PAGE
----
Tuesday, July 5, 2011

Charles Stevens, a Native American

Although it isn't a name that would have you think Native American, Charles Stevens (1893 - 1964) was one.  And an important one to the movies and to the name Bit Actor.

Stevens started in the movies in the 1915 classic, The Birth of a Nation.  For the next five years or so, in the silent films, he played a variety of American, Japanese, and Mexican parts.  He worked with some of the biggest names in silent film.  He made no less than 22 films with Douglas Fairbanks (1883 - 1939), including some of his biggest films, The Mark of Zorro (1920), The Three Musketeers (1921), Robin Hood (1922) and The Thief of Bagdad (1924).  He would later make three films with Douglas Fairbanks, Jr. in the 1940s.

In 1930 he plays Injun Joe in the Jackie Coogan version of Tom Sawyer.  Although Stevens works regularly in the next decade, he doesn't make many famous movies.  Remember, this was the depression and any work was good to have.  Plus, the country needed cheap entertainment to keep spirits up, and these movies would help.

In 1939 he plays a drunken Indian in Frontier Marshal.  This telling of the gunfight at the OK Corral was almost completely fictional, but it must have inspired My Darling Clementine (1946) which is almost the same story, with similar historical mistakes.  Stevens plays the drunken Indian in that one as well.  Speaking of Tombstone, Stevens plays an Indian in Tombstone: The Town Too Tough to Die (1942) with Richard Dix (1893 - 1949) as Wyatt Earp.

In 1940 he is in the Tyrone Power remake of The Mark of Zorro.  Once again as a Mexican.  Stevens is found in quite a variety of westerns, and he played an Indian named Joe it six of them, by my count.  He was never a regular sidekick to any popular western star, but he worked with almost everyone at least once.  (Except Roy Rogers, for some reason.)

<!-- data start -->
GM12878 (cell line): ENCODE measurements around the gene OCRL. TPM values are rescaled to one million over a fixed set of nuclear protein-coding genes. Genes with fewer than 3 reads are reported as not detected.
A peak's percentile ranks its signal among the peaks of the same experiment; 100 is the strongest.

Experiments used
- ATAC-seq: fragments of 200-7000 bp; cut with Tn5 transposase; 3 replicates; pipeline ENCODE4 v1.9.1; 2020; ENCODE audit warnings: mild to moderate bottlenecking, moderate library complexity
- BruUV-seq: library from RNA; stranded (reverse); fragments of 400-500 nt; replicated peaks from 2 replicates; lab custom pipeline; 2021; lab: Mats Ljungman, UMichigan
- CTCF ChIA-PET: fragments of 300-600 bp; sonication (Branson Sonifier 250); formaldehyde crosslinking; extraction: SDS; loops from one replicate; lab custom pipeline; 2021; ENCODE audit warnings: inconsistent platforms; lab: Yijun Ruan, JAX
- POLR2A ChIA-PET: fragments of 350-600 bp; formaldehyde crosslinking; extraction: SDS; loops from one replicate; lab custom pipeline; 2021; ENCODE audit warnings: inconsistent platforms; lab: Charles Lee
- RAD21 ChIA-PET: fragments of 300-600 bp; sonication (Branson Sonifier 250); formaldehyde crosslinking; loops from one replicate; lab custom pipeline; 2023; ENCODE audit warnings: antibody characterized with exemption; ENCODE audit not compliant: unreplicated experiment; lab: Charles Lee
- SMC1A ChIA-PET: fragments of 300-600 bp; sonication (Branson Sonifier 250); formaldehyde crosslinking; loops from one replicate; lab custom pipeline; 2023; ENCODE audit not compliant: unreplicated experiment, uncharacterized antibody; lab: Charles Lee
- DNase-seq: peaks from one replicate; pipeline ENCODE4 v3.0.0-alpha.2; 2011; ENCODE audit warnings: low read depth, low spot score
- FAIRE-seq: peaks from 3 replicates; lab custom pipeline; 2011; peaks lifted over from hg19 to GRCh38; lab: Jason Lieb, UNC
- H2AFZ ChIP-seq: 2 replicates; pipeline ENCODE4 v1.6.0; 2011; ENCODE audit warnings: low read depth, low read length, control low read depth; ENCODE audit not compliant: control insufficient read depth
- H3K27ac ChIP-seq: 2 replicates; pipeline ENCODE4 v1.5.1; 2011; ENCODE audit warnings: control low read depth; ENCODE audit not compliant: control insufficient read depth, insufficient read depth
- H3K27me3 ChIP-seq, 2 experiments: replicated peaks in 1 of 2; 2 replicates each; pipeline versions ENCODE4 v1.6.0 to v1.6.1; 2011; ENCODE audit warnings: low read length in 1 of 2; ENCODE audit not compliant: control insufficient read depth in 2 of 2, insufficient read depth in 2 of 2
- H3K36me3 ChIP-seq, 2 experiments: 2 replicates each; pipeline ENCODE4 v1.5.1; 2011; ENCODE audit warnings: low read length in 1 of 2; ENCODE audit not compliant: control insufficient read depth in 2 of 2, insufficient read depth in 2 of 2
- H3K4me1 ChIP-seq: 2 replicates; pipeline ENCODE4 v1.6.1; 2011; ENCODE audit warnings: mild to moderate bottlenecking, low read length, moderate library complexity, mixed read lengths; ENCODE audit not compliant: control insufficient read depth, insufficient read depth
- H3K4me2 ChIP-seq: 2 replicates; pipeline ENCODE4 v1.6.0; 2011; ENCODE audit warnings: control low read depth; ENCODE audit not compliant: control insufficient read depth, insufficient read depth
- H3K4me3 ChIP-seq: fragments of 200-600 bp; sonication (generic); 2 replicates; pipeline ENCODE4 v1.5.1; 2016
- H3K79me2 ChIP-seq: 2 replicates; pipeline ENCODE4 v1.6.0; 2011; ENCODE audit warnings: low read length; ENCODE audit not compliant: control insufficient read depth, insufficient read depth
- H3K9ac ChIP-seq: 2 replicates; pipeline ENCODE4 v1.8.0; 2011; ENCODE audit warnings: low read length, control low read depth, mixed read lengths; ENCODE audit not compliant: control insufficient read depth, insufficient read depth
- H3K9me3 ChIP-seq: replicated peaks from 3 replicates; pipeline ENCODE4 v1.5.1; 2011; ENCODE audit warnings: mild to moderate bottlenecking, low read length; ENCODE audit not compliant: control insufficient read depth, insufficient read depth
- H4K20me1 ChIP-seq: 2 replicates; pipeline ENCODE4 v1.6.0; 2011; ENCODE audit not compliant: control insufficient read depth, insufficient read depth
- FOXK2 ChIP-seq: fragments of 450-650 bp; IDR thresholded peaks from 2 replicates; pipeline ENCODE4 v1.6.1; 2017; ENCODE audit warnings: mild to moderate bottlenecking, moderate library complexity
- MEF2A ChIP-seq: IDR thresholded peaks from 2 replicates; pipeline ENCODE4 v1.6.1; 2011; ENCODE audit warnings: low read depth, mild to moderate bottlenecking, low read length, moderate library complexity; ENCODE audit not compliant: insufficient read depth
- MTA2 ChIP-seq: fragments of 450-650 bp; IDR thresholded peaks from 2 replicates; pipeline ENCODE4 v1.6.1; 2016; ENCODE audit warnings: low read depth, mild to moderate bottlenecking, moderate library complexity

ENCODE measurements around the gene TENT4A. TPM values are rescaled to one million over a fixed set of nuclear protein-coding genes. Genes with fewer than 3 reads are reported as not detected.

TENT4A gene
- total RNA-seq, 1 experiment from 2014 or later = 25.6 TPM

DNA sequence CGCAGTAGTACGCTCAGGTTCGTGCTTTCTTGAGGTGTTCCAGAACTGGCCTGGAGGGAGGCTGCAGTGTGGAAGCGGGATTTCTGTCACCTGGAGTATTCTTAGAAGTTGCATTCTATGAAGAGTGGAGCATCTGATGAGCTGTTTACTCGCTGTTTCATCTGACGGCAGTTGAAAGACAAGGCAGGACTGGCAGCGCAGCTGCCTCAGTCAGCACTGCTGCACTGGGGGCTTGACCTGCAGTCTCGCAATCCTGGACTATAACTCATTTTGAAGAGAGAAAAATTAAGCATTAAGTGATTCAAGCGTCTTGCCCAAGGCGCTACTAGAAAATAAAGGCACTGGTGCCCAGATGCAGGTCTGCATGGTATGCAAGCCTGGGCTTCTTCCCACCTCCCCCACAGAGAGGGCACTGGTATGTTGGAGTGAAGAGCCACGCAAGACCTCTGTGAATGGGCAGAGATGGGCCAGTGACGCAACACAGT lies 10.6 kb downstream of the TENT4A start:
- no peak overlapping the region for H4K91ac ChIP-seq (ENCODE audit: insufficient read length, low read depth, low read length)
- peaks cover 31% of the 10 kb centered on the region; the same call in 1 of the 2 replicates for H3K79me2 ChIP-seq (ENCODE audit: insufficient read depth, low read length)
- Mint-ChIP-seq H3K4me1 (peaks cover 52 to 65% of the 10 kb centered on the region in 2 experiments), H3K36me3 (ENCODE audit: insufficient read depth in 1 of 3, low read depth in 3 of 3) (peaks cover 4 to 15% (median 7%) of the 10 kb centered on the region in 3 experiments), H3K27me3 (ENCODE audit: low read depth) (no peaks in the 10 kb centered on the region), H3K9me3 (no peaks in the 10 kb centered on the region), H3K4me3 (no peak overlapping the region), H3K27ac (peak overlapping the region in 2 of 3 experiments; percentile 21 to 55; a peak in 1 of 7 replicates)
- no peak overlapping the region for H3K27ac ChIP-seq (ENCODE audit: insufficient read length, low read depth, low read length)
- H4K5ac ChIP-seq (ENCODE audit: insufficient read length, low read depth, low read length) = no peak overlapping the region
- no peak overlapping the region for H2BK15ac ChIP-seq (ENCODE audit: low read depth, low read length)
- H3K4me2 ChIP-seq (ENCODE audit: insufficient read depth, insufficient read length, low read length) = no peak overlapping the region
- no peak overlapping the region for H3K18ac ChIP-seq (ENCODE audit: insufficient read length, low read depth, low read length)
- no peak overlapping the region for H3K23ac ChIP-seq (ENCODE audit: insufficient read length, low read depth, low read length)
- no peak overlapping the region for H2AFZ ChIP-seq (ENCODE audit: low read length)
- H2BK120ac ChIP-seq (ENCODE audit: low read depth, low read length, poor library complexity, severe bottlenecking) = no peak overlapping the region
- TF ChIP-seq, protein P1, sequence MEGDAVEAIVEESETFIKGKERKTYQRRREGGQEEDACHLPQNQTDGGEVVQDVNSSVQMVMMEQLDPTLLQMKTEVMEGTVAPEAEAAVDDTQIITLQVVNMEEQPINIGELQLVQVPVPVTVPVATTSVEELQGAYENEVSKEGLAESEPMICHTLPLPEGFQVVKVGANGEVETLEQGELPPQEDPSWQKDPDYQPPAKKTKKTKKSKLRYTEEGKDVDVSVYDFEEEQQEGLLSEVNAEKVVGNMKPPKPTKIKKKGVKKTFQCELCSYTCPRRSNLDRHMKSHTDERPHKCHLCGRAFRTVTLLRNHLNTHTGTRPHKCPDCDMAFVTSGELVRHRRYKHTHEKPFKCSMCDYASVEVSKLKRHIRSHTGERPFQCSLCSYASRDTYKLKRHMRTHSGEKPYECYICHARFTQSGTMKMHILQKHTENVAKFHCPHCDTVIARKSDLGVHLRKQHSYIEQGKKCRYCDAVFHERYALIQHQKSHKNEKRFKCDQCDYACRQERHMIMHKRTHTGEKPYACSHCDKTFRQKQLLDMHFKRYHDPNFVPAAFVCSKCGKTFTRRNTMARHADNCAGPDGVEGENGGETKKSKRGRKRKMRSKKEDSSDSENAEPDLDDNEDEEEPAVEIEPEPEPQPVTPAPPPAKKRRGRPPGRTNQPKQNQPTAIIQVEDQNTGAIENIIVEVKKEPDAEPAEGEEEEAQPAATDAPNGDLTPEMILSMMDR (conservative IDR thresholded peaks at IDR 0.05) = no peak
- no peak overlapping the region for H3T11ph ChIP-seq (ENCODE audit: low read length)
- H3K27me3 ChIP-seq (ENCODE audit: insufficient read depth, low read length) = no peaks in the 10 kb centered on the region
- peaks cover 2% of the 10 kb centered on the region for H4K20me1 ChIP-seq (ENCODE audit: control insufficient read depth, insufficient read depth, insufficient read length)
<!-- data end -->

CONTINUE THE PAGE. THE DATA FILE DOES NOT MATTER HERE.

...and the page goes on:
As with many Bit Actors of the new television era in the 1950s, he found regular work on the small screen.  He can be found in all of the western TV series' including "The Lone Ranger," "The Adventures of Rin Tin Tin," and "Maverick" among many others.

In 1956 he played a slave in The Ten Commandments.  I dare you to pick him out!

His final film was The Outsiders (1961).  This was a film about an Indian, Ira Hayes, in the Second World War, who helped raise the flag above Iwo Jima.  (The second time, for the photo.  The real Hayes is the one on the left.)  Ira was played by Tony Curtis, and Charles Stevens played Joseph Hayes, in a Bit Part as Ira's father.  I haven't seen The Outsiders, but I have in my collection Flags of our Fathers (2006) by Clint Eastwood, that covers the real story of the flag raising. 

Stevens has over 220 titles listed on IMDb, and did I mention that Charles Stevens was the grandson of Geronimo, and he was 1/4 Apache?